My name is Kirk Fuson and I’m a graphic designer and artist. For close to twenty years, I’ve been designing corporate communications for the oil and gas industry. The jobs have paid well and I’ve never questioned my impact on the environment and world we all share. It never once occurred to me that the catalog, brochure, poster or advertisement I designed might have a negative impact on our environment. I never took into account the problems my designs might create from sourcing paper, printing and distribution. I didn’t take the time to ask myself the questions about my designs doing more harm than good. I mean, why would I ask a question like that? All I was doing was creating a brochure for a company to sell more products. I’m a graphic designer and that is what I do for a living.
This naivety has been with me since the beginning of my career. Only just now at the age of 45 am I starting to realize my work is more than a means to a paycheck. My work has helped companies sell and distribute products and services that have a 100% negative impact on our environment. Designing never felt bad or wrong while working on my past projects. My work was appreciated and I enjoyed delivering on my design promises. How could I have overlooked or ignored the bigger picture?
Money and blind faith are the answers. I needed to make ends meet and the oil and gas companies paid well. I had clients that were willing to pay for my skills and those relationships have kept my little design business afloat for close to fifteen years.
It wasn’t until the end of 2017 that I started questioning what I was doing for a living. My largest client had a merger and the design work I’d depended on started to dry up. My finances were getting tighter and tighter and I started to look back at all of my designs. I needed to show my best work to other potential clients and generate new business. When I looked at everything I’d created, I came to a sad and profound realization. My work wasn’t exciting and it had helped companies sell harmful products and services on a global level.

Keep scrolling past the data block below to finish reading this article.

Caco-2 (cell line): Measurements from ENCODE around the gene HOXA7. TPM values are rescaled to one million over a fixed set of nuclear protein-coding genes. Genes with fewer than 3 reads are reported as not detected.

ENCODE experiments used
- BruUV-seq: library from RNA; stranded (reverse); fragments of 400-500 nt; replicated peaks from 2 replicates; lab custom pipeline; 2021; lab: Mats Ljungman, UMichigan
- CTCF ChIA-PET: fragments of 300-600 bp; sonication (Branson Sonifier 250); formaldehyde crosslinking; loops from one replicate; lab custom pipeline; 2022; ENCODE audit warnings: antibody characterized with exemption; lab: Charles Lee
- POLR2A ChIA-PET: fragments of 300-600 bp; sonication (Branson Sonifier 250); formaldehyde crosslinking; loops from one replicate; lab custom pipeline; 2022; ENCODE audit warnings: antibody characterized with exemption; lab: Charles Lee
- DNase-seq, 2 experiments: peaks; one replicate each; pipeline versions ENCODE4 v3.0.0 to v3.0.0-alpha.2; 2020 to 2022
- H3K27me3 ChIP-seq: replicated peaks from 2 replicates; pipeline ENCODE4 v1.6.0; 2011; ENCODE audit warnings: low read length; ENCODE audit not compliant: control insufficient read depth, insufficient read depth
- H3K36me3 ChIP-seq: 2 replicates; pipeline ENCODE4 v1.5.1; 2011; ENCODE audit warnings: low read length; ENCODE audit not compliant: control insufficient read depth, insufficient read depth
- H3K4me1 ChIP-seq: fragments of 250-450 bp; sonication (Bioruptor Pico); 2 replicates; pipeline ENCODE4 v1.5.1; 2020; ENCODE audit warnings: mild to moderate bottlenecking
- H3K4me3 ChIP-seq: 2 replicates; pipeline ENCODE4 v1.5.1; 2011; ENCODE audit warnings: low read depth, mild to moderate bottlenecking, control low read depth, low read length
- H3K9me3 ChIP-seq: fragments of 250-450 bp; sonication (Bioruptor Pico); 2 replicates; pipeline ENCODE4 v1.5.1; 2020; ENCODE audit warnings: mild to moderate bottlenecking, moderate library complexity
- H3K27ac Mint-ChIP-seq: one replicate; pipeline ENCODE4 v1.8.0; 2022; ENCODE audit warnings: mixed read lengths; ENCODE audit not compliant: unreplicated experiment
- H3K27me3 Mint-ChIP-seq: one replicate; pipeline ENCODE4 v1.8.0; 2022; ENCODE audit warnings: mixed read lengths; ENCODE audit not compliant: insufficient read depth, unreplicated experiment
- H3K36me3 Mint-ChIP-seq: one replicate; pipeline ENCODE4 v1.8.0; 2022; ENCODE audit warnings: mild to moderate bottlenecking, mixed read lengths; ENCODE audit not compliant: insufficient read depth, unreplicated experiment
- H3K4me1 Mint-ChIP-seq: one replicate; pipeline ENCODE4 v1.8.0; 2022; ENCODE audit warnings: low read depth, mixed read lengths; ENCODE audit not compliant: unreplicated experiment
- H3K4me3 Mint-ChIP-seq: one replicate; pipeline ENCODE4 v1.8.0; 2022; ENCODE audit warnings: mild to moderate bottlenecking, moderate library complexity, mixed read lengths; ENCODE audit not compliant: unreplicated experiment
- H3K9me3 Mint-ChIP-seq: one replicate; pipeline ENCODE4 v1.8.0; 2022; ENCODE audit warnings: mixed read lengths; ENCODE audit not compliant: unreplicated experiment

I decided right then and there that I wasn’t interested in leveraging my work for another oil and gas client. My work had no meaning or lasting impact. It was a body of work that I didn’t want to promote.
I’ve since switched hats and am now starting to design for the companies, organizations and charities that inspire me. It’s not to late for me to create artwork that serves a greater good. I want to inspire people to learn more about our environment and how to conserve what we have left.
I hope that you enjoy the artwork and photography that I create. If you want to learn more about my process and why I create what I do, become a Patron of my work. I’m going to be sharing time lapse videos, stories, video testimonials and a lot more with my Patrons.